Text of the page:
With just a few strategical tweaks, the Nazis could have won one of World War II's most decisive battles.
- The Battle of Britain is widely recognized as one of the most significant battles that occurred during World War II. It marked the first major victory of the Allied forces and shifted the tide of the war.
- Historians, however, have long debated the deciding factor in the British victory and German defeat.
- A new mathematical model took into account numerous alternative tactics that the German's could have made and found that just two tweaks stood between them and victory over Britain.
Two strategic blunders<p>Now, historians and mathematicians from York St. John University have collaborated to produce <a href="http://www-users.york.ac.uk/~nm15/bootstrapBoB%20AAMS.docx" target="_blank">a statistical model (docx download)</a> capable of calculating what the likely outcomes of the Battle of Britain would have been had the circumstances been different. </p><p>Would the German war effort have fared better had they not bombed Britain at all? What if Hitler had begun his bombing campaign earlier, even by just a few weeks? What if they had focused their targets on RAF airfields for the entire course of the battle? Using a statistical technique called weighted bootstrapping, the researchers studied these and other alternatives.</p><p>"The weighted bootstrap technique allowed us to model alternative campaigns in which the Luftwaffe prolongs or contracts the different phases of the battle and varies its targets," said co-author Dr. Jaime Wood in a <a href="https://www.york.ac.uk/news-and-events/news/2020/research/mathematicians-battle-britain-what-if-scenarios/" target="_blank">statement</a>. Based on the different strategic decisions that the German forces could have made, the researchers' model enabled them to predict the likelihood that the events of a given day of fighting would or would not occur.</p><p>"The Luftwaffe would only have been able to make the necessary bases in France available to launch an air attack on Britain in June at the earliest, so our alternative campaign brings forward the air campaign by three weeks," continued Wood. "We tested the impact of this and the other counterfactuals by varying the probabilities with which we choose individual days."</p><p>Ultimately, two strategic tweaks shifted the odds significantly towards the Germans' favor. Had the German forces started their campaign earlier in the year and had they consistently targeted RAF airfields, an Allied victory would have been extremely unlikely.</p><p>Say the odds of a British victory in the real-world Battle of Britain stood at 50-50 (there's no real way of knowing what the actual odds are, so we'll just have to select an arbitrary figure). If this were the case, changing the start date of the campaign and focusing only on airfields would have reduced British chances at victory to just 10 percent. Even if a British victory stood at 98 percent, these changes would have cut them down to just 34 percent.</p>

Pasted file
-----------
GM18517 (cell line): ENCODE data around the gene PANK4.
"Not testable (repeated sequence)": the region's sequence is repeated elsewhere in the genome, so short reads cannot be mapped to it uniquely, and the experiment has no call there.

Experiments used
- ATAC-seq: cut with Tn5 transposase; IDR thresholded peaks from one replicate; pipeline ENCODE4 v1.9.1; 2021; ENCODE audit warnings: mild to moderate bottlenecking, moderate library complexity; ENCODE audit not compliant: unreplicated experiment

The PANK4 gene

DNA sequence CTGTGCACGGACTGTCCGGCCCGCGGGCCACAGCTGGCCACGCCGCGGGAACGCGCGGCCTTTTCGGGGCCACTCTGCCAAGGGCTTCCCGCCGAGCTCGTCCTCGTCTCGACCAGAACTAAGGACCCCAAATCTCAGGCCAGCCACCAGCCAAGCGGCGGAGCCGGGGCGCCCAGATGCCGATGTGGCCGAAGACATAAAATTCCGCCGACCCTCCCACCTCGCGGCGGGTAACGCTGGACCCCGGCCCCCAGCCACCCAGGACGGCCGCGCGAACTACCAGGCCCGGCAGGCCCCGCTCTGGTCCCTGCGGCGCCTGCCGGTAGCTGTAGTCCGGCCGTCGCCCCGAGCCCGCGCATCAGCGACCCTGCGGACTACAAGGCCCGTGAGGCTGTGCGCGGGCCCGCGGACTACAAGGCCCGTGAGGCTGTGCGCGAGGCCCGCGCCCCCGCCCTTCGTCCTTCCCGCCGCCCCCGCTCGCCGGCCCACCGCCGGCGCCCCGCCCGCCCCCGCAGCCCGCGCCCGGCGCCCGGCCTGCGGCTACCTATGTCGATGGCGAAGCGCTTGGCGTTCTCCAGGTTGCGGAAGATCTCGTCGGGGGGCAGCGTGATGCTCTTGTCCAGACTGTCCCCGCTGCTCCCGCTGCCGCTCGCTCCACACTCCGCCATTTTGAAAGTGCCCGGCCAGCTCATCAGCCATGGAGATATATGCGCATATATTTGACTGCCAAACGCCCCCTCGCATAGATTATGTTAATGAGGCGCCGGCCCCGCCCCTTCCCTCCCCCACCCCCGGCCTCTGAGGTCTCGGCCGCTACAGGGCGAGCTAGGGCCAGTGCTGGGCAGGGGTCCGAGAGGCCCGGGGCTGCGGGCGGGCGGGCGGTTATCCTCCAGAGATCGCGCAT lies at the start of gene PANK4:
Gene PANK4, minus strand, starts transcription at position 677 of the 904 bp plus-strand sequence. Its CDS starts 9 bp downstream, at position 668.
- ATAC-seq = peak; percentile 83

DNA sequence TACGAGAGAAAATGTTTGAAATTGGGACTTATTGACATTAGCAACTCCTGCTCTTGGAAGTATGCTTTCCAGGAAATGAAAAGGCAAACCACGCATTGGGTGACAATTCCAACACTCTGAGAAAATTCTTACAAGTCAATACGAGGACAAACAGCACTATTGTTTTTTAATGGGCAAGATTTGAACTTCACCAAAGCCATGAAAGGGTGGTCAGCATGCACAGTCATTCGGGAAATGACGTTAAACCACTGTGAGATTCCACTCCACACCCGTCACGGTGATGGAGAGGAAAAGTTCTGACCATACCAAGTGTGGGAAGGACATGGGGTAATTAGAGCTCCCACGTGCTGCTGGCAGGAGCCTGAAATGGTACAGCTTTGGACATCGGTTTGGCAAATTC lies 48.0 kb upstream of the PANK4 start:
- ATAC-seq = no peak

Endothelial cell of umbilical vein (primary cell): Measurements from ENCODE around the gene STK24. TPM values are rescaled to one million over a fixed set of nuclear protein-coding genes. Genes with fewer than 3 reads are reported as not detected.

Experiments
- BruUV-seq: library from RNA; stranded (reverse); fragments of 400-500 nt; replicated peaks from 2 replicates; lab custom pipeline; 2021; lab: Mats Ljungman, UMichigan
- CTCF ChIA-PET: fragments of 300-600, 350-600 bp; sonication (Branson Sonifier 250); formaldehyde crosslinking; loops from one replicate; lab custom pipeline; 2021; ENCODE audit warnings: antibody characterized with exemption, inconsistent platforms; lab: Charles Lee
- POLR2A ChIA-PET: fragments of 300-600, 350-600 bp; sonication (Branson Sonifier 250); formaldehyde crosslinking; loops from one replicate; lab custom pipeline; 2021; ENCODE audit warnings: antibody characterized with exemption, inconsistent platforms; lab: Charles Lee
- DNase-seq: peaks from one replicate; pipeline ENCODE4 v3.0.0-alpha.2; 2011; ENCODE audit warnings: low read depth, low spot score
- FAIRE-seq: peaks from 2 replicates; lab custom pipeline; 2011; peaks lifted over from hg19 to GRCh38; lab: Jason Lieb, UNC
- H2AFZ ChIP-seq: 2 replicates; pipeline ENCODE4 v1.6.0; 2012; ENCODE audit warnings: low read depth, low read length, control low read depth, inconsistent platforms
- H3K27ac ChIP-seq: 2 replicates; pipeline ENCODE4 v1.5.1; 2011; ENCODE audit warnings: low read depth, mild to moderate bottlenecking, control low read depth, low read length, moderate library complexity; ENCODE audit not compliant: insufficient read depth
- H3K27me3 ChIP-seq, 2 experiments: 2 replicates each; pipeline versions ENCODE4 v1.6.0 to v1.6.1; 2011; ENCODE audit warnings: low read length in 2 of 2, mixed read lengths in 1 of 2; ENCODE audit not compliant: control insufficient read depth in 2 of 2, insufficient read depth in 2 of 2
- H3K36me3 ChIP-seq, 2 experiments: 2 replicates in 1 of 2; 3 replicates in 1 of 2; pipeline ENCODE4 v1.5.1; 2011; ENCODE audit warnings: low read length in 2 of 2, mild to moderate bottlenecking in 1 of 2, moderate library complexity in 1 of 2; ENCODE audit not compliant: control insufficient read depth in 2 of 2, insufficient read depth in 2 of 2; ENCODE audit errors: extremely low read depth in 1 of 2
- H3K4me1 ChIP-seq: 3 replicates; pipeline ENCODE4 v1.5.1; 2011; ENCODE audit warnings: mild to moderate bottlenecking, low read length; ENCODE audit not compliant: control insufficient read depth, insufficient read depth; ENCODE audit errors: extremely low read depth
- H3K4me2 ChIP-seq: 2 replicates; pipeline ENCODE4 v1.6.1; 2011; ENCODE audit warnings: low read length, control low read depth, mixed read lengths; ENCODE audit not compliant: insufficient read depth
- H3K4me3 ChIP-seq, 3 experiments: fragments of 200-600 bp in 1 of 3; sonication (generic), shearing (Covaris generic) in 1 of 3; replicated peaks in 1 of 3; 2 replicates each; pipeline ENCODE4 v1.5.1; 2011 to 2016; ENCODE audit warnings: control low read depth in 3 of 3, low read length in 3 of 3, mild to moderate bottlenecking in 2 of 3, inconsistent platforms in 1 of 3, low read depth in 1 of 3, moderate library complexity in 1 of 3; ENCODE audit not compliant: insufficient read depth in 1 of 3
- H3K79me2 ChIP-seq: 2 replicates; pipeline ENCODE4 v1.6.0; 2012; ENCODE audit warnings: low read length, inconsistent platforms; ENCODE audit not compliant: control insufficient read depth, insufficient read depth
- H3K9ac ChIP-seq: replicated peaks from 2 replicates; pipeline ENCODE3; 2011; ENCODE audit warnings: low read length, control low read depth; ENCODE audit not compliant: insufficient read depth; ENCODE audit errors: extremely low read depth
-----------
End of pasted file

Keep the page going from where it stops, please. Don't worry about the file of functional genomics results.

A tool for understanding history<p>This technique, said co-author Niall Mackay, "demonstrates just how finely-balanced the outcomes of some of the biggest moments of history were. Even when we use the actual days' events of the battle, make a small change of timing or emphasis to the arrangement of those days and things might have turned out very differently."</p><p>The researchers also claimed that their technique could be applied to other uncertain historical events. "Weighted bootstrapping can provide a natural and intuitive tool for historians to investigate unrealized possibilities, informing historical controversies and debates," said Mackay.</p><p>Using this technique, researchers can evaluate other what-ifs and gain insight into how differently influential events could have turned out if only the slightest things had changed. For now, at least, we can all be thankful that Hitler underestimated Britain's grit.</p>
A new study shows our planet is much closer to the supermassive black hole at the galaxy's center than previously estimated.
Arrows on this map show position and velocity data for the 224 objects utilized to model the Milky Way Galaxy. The solid black lines point to the positions of the spiral arms of the Galaxy. Colors reflect groups of objects that are part of the same arm, while the background is a simulation image.
Apple sold its first iPod in 2001, and six years later it introduced the iPhone, which ushered in a new era of personal technology.